1. From the National Trust car park at Gwithian pick up the South West Coast Path, by the entrance, and follow it along above the sea towards Godrevy Island and lighthouse.

Archaeological excavations on the beach at Porth Godrevy turned up a prehistoric flint-working site, thought to date from the Mesolithic (Middle Stone Age) period, between 6000 and 12000 years ago. Further Stone Age flints have been found elsewhere in the Towans.

On a rock platform above the beach, the remains of a fish cellar are from more recent history. Built of slate and sandstone above the tidal limit, with a cobbled floor, the hut was used to process fish. Sockets were set into the walls for the wooden beams used to press the oil from the fish, which were packed into hogsheads (casks) between layers of salt. A document dated 1656 refers to 'Godrevy Cellar', so it dates from before that time.

  1. Ignoring the path to the right at the end of the beach, follow the Coast Path around Godrevy Head.

Partly covered with grass, Godrevy Island is home to gulls, oystercatchers and pipits. Like the mainland, in spring it is bright with wildflowers, including primroses and thrift.

Trinity House built Godrevy Lighthouse in 1859, after the British & Irish Steam Packet Company ship the SS Nile ran aground on The Stones in 1854 and was wrecked, with the loss of all those aboard. Constructed at a cost of over £7000, the white octagonal tower was 26m high and the keepers' cottages were built alongside it. The two keepers together maintained a bright white light and a red light which still today flashes  every 10 seconds and can be seen for 8 nautical miles. This marked the position of The Stones, a dangerous reef that had claimed many ships. The lighthouse was automated in 1939 and converted to solar power in 1995.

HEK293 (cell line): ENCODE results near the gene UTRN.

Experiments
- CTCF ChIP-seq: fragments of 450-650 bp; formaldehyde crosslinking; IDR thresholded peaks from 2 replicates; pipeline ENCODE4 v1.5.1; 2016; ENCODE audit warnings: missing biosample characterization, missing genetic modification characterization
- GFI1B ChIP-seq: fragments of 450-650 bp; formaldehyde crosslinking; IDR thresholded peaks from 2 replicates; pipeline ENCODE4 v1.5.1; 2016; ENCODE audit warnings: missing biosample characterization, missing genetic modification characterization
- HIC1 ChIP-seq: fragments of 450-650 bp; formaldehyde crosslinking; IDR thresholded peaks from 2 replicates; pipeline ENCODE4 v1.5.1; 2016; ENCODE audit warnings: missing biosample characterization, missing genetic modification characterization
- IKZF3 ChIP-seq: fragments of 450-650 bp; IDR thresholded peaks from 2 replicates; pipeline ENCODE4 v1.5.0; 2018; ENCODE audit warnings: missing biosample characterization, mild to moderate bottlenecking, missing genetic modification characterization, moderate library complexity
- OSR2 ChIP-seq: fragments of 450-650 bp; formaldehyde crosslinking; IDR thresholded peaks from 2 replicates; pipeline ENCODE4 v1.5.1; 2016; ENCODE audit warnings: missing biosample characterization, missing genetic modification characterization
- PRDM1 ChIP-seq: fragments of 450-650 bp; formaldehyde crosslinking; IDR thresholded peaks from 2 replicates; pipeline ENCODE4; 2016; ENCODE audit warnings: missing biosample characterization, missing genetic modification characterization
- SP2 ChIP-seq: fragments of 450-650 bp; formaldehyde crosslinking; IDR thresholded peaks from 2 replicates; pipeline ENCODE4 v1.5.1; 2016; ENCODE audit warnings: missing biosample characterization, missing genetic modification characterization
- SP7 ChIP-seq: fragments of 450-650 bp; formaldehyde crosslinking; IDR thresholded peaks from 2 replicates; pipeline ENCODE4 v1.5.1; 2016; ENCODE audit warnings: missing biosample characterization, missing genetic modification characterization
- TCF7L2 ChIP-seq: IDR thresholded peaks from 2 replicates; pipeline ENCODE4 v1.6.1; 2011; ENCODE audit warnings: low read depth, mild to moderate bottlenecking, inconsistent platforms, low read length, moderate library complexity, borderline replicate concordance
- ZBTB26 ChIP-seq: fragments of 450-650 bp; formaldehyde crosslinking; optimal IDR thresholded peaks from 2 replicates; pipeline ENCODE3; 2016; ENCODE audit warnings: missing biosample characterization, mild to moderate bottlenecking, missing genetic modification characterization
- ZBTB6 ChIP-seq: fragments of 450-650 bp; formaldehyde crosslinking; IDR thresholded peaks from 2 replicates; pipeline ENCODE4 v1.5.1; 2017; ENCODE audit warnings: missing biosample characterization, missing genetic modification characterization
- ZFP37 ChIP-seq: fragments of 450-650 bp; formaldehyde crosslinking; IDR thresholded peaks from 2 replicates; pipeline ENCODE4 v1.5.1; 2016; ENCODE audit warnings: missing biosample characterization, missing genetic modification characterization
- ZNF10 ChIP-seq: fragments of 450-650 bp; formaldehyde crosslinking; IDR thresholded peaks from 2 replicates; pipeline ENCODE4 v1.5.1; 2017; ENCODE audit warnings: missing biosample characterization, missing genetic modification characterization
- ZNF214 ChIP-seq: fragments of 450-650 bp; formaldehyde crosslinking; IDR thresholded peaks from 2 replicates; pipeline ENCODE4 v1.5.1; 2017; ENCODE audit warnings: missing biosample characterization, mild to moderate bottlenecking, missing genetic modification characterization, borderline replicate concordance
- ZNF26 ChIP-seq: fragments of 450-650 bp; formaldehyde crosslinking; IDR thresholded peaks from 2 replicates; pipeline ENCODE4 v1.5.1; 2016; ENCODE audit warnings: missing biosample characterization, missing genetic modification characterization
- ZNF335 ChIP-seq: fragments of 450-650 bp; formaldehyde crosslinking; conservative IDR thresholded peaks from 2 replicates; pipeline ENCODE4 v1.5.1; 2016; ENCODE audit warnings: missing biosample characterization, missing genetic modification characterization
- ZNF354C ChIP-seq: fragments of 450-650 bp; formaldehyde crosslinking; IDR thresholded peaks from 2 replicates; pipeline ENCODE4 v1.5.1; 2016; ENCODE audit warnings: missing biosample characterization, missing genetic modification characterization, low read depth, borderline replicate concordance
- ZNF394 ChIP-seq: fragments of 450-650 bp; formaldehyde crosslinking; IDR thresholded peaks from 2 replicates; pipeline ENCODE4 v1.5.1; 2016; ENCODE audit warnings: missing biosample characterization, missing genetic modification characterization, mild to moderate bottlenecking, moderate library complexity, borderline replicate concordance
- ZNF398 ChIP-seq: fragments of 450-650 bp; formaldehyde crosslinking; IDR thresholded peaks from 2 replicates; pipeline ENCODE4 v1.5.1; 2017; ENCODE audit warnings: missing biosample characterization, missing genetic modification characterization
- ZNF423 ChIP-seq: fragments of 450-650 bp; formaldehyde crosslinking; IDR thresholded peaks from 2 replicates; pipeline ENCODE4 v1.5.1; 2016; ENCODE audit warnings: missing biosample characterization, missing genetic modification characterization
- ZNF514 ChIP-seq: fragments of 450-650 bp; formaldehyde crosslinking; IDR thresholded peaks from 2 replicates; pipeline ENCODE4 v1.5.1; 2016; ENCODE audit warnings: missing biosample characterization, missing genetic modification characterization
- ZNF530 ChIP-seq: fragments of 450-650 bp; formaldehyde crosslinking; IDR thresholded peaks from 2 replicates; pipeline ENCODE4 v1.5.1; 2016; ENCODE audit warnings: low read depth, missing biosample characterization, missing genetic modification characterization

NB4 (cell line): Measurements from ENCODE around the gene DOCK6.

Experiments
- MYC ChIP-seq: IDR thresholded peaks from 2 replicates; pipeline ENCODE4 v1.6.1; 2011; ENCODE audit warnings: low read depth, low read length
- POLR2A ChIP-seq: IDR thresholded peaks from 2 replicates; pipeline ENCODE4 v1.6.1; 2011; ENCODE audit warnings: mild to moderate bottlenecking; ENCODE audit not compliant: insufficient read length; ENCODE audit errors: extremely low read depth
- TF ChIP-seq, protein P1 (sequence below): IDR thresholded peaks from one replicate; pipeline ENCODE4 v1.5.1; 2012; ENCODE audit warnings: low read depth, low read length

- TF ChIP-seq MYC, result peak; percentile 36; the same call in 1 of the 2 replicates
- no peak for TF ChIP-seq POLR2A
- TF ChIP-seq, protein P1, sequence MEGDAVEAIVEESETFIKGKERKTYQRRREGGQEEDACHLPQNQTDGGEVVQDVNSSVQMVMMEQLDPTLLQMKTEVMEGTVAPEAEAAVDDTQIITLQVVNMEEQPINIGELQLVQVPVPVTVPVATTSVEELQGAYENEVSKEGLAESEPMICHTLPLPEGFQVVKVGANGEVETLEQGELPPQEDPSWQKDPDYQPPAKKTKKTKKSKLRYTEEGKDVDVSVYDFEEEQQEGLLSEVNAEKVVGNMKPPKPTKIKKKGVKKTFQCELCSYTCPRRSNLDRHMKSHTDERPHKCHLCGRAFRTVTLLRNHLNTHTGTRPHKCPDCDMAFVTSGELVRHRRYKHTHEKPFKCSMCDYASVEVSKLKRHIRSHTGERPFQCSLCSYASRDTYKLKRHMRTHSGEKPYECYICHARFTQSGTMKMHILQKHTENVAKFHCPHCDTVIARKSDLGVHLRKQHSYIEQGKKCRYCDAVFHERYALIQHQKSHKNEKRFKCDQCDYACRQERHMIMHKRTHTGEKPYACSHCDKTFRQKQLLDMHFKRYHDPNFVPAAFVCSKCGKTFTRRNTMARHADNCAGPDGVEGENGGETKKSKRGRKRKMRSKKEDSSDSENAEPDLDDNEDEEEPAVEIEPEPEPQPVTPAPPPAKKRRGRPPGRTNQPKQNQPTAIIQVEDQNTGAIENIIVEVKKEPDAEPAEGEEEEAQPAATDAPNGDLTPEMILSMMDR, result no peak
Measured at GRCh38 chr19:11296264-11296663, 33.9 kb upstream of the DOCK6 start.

In 2005 a review proposed closure, but following campaigning, this decision was overturned, and the light continues to provide a warning to mariners. In 2012 the light was moved from the lighthouse tower to a new steel structure on the adjacent rock. 

Although Virginia Woolf's novel 'To the Lighthouse' was set in the Hebrides, the lighthouse is said to be based on the one at Godrevy.

The Stephen family visited St Ives regularly at the end of the nineteenth century, when daughter Virginia was a child. She described the town as 'a scramble, a pyramid of whitewashed granite houses, crusting the slope made in the hollow under the island. It was built for shelter - built for a few fishermen when Cornwall was a county more remote from England than Spain is now.'

In 'To the Lighthouse', she tells how her character, Mrs Ramsay, watched the beam of the lighthouse across her bedroom floor 'with fascination, hpnotised, as if it were stroking with silver fingers some sealed vessel in her brain, whose bursting would flood her with delight.'

Mrs Ramsay said of the Towans: 'as far as the eye could see, fading and falling in soft low pleats, the green sand dunes with the wild flowing grasses on them, which always seemed to be running away into some country, uninhabited of men.'

  1. Again ignoring the path to the right, leading back to 2, carry on through the National Trust land at The Knavocks, with an optional detour around the headland.
  2. At the fork below the trig point the Coast Path passes to the left of it. Take the left-hand path and follow it along above the cliffs until the two paths meet beyond.
  3. Turn right on the other path to head back over the Knavocks, rejoining the Coast Path on the far side of the headland at 4. Turn left and retrace your steps to 3. Either carry on around Godrevy Head again or take the shortcut to the left. Follow the Coast Path back above Godrevy Cove to return to the National Trust car park.